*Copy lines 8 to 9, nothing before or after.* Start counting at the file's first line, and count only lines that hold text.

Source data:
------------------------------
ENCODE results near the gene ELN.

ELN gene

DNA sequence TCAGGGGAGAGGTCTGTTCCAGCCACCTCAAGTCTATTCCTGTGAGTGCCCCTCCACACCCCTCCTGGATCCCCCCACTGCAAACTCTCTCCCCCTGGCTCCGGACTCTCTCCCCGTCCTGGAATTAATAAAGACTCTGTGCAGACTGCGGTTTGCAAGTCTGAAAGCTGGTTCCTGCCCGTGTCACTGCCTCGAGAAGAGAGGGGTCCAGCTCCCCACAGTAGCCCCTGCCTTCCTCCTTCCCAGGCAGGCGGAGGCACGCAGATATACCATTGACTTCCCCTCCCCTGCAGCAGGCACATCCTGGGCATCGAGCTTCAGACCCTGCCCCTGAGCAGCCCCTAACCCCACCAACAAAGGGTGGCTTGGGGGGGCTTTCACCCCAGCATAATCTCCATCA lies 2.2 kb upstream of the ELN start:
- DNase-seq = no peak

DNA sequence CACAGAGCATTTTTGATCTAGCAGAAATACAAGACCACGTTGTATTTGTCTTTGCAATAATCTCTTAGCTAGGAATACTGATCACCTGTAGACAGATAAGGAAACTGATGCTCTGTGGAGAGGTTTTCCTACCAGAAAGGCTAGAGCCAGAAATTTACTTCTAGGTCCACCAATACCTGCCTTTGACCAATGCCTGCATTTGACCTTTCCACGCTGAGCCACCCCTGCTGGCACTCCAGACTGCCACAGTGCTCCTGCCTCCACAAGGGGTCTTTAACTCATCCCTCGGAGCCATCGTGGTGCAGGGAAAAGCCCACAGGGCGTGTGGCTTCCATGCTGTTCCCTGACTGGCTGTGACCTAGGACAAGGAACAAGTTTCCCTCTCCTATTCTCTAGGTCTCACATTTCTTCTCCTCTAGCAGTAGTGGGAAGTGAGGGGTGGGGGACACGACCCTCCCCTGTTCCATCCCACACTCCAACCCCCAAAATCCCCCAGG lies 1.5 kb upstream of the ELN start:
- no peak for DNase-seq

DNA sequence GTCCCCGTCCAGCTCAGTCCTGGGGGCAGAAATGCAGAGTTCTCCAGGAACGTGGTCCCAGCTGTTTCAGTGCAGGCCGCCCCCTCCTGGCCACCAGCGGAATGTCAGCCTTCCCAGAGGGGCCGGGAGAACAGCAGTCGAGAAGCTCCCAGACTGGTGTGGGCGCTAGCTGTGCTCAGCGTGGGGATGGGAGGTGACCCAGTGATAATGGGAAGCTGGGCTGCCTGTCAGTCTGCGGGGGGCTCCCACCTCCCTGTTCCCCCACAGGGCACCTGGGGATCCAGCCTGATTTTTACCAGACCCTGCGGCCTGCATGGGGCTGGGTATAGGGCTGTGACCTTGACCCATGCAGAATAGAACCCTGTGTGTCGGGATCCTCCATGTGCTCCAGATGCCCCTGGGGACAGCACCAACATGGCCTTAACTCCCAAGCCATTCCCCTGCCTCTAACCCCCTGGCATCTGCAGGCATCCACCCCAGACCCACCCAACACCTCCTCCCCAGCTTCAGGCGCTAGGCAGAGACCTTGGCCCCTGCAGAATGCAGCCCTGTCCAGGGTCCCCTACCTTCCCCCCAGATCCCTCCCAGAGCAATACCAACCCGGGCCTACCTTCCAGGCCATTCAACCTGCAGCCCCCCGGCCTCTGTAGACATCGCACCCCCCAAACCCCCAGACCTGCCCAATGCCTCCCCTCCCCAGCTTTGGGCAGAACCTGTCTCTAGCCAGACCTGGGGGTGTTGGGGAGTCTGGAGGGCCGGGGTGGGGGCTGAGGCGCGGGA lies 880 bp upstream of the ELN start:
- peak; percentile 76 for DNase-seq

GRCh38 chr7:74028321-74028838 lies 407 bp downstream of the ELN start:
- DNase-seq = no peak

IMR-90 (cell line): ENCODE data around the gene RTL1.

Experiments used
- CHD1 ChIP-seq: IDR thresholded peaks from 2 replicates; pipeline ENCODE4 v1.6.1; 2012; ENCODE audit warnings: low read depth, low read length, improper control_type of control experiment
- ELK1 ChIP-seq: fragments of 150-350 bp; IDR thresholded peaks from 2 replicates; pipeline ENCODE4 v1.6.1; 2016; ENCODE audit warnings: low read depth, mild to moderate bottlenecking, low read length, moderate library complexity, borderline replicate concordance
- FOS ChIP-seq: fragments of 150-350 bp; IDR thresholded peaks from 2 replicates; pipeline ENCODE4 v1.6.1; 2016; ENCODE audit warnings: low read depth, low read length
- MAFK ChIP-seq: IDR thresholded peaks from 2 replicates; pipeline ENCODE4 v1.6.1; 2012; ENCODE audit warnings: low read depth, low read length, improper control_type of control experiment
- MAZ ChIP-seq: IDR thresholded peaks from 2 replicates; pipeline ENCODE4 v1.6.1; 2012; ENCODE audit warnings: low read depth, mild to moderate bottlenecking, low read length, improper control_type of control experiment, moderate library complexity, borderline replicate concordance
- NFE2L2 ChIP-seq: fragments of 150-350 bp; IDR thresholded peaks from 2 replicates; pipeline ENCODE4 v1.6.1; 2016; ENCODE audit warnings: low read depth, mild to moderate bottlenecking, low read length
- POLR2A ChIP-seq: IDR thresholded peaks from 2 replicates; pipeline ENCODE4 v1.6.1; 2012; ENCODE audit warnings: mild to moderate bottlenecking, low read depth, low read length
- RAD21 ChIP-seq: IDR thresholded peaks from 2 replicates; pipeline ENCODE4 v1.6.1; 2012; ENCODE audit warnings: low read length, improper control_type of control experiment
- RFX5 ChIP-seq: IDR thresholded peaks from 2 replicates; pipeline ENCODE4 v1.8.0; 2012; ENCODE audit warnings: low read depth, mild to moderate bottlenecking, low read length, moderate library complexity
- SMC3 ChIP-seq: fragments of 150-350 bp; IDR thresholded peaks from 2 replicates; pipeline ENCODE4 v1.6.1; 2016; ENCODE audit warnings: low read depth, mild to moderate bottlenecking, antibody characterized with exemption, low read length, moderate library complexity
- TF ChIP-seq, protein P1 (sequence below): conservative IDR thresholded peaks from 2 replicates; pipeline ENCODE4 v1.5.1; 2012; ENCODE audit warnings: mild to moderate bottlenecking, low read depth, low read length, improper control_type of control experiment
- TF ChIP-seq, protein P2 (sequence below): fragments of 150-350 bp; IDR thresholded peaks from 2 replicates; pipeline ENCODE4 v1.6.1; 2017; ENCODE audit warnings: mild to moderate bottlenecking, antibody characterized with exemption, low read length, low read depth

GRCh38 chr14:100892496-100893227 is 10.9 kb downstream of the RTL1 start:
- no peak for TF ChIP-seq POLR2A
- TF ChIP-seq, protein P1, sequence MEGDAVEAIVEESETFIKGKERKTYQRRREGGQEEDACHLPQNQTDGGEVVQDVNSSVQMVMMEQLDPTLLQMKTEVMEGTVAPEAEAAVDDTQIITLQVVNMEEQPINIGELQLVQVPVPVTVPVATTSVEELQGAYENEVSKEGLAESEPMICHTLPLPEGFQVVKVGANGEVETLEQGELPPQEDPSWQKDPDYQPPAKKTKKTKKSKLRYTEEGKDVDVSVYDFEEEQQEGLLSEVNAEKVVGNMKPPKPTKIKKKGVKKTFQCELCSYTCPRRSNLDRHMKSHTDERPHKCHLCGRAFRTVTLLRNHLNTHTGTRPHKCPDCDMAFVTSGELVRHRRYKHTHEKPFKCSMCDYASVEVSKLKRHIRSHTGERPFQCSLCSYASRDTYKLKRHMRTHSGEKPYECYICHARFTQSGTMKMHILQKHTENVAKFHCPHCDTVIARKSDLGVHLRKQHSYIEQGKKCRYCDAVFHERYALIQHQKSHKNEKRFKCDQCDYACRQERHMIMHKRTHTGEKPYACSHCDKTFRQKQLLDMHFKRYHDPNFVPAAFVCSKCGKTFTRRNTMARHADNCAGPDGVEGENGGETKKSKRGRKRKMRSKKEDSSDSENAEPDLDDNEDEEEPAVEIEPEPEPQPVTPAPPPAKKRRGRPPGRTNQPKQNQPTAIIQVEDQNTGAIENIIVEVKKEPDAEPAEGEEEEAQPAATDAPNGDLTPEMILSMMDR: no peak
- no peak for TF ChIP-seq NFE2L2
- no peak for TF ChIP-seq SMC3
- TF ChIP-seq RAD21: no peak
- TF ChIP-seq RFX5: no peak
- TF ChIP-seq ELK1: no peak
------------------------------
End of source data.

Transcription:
- peak; percentile 76 for DNase-seq

GRCh38 chr7:74028321-74028838 lies 407 bp downstream of the ELN start: